THEIR VIEW: Loughry ruling means more 'dialing for dollars'
By BERT BRANDENBURG
WASHINGTON, D.C. -— The recent ruling in Loughry v. Tennant is deeply disappointing and means judges will continue dialing for dollars from major campaign spenders.
West Virginia's public financing program was crafted to protect a compelling state interest: keeping courts fair, impartial and free from special-interest influence.
The West Virginia Supreme Court of Appeals struck down the program's matching-funds provision, meaning that candidate Allen H. Loughry II cannot receive public funding beyond $363,000 he has received from the state, despite his having been significantly outspent by privately funded opponents.
Over the last decade, spending in judicial elections has soared across America, and public trust in our courts has eroded. The problem has been especially acute in West Virginia. Unless the role of campaign cash is reduced, the public will continue to fear that justice is for sale.
Public financing is one of the most powerful reforms capable of shielding courts from special-interest influence. Candidates accept public financing by agreeing not to seek money from deep-pocketed interests. But without matching funds, or a much larger public contribution, few candidates will join such programs.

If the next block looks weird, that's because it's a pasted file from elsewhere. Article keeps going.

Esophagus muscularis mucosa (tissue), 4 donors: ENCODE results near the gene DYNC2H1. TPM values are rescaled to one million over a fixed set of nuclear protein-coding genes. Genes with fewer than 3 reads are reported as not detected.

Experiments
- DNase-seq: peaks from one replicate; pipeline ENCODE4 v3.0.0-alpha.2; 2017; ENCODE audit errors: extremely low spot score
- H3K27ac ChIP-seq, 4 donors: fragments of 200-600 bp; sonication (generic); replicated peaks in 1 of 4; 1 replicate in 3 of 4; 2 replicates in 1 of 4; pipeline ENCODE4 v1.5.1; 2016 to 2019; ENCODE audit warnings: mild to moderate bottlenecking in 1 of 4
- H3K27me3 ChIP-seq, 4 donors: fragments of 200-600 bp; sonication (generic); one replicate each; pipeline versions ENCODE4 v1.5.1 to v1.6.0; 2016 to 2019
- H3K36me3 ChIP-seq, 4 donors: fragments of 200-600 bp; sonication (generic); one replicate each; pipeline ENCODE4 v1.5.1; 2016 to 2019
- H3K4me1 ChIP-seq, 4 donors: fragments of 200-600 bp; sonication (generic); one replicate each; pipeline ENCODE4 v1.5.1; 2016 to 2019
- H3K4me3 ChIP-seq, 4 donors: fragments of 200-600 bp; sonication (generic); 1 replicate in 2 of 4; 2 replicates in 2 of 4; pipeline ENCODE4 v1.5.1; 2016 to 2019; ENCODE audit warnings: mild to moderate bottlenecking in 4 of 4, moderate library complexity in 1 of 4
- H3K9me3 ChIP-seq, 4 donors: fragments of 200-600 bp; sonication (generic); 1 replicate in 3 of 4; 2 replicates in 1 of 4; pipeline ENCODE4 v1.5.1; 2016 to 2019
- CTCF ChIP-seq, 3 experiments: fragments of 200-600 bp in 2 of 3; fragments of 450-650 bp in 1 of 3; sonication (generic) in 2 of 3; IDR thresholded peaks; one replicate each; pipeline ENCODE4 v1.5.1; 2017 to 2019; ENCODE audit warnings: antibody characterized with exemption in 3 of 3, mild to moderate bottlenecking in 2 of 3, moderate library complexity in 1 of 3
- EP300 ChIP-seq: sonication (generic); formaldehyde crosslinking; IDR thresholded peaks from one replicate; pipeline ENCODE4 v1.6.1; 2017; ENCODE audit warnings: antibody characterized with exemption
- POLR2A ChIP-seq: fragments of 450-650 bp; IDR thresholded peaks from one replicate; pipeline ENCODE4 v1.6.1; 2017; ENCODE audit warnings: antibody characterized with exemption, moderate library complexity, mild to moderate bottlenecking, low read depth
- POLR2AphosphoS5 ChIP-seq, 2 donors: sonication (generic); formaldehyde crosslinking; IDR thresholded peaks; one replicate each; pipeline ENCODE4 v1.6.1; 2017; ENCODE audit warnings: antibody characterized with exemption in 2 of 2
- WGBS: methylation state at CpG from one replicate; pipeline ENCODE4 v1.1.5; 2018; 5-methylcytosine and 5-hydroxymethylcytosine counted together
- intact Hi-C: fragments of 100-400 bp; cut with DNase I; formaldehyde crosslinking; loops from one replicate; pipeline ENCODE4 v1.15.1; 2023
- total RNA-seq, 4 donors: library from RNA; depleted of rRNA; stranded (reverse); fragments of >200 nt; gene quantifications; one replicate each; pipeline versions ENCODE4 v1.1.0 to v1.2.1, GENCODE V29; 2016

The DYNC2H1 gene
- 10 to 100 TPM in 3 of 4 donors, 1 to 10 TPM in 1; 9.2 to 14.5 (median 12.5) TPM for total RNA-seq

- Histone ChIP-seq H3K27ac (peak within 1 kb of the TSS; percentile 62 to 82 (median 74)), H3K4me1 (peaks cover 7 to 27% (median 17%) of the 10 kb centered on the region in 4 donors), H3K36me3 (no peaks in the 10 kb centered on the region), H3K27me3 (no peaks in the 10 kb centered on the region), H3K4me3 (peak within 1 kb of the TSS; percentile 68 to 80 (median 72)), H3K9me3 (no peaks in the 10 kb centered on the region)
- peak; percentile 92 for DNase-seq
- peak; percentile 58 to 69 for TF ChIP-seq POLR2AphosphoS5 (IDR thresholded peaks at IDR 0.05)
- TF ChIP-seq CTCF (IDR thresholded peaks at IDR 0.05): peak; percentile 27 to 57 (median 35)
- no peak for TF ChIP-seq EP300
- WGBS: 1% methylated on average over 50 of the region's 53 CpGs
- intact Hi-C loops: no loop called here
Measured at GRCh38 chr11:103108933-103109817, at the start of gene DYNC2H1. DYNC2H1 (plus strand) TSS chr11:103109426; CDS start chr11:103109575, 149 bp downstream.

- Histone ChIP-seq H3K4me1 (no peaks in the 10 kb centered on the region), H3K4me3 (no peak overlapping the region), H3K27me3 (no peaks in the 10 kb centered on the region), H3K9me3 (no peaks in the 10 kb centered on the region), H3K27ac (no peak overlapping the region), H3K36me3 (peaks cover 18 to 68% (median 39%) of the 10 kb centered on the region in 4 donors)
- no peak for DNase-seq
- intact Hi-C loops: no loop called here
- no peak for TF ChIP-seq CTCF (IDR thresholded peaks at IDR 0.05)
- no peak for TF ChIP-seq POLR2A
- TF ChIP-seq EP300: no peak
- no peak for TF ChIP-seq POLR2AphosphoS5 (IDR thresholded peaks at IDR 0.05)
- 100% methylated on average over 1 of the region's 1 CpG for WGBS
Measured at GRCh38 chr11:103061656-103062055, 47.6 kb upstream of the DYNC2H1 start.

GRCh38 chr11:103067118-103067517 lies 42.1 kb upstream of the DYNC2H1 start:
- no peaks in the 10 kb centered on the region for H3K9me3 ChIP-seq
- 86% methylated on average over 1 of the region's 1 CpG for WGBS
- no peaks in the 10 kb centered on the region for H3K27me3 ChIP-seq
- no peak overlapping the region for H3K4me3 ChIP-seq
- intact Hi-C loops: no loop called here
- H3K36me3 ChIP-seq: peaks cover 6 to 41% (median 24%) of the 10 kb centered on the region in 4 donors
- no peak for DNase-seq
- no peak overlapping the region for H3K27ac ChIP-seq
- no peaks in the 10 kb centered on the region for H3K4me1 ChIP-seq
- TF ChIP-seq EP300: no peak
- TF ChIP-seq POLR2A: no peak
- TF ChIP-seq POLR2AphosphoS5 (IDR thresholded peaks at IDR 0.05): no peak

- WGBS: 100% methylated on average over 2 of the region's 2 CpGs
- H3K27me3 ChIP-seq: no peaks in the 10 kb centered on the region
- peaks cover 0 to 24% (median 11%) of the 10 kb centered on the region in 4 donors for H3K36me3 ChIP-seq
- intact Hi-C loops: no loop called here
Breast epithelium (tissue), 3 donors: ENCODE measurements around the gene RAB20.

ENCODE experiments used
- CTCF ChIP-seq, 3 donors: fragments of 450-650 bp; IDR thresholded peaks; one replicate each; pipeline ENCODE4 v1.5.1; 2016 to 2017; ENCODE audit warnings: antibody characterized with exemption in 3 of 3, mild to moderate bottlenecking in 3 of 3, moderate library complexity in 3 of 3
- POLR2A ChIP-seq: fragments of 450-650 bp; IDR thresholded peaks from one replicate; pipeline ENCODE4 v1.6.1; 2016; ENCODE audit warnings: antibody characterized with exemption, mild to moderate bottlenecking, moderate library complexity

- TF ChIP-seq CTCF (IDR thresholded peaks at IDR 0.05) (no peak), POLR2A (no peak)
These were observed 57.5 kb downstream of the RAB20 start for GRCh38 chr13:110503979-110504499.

As Justice at Stake argued in a similar case in Wisconsin, judges play a unique role in our governmental system and are different from politicians elected to legislative or executive office. In judicial elections, certain limits on free expression, including matching-funds provisions, are appropriate to ensure impartial justice and to avoid a public perception of corruption.
Nationally, spending on state supreme court candidates exploded in the last decade. State supreme court candidates raised $206.9 million between 2000 and 2009, more than double the $83.3 million raised in the 1990s.
Four states adopted public financing to help protect judicial candidates from special-interest influence. But those laws have come under mounting challenges from opponents. The matching-funds provision was central to all four laws, on the theory that candidates would be reluctant to accept one flat public sum if others were free to raise and spend as much as they could.
Brandenburg is executive director of Justice at Stake, a nonpartisan, nonprofit campaign working to keep America's courts fair and impartial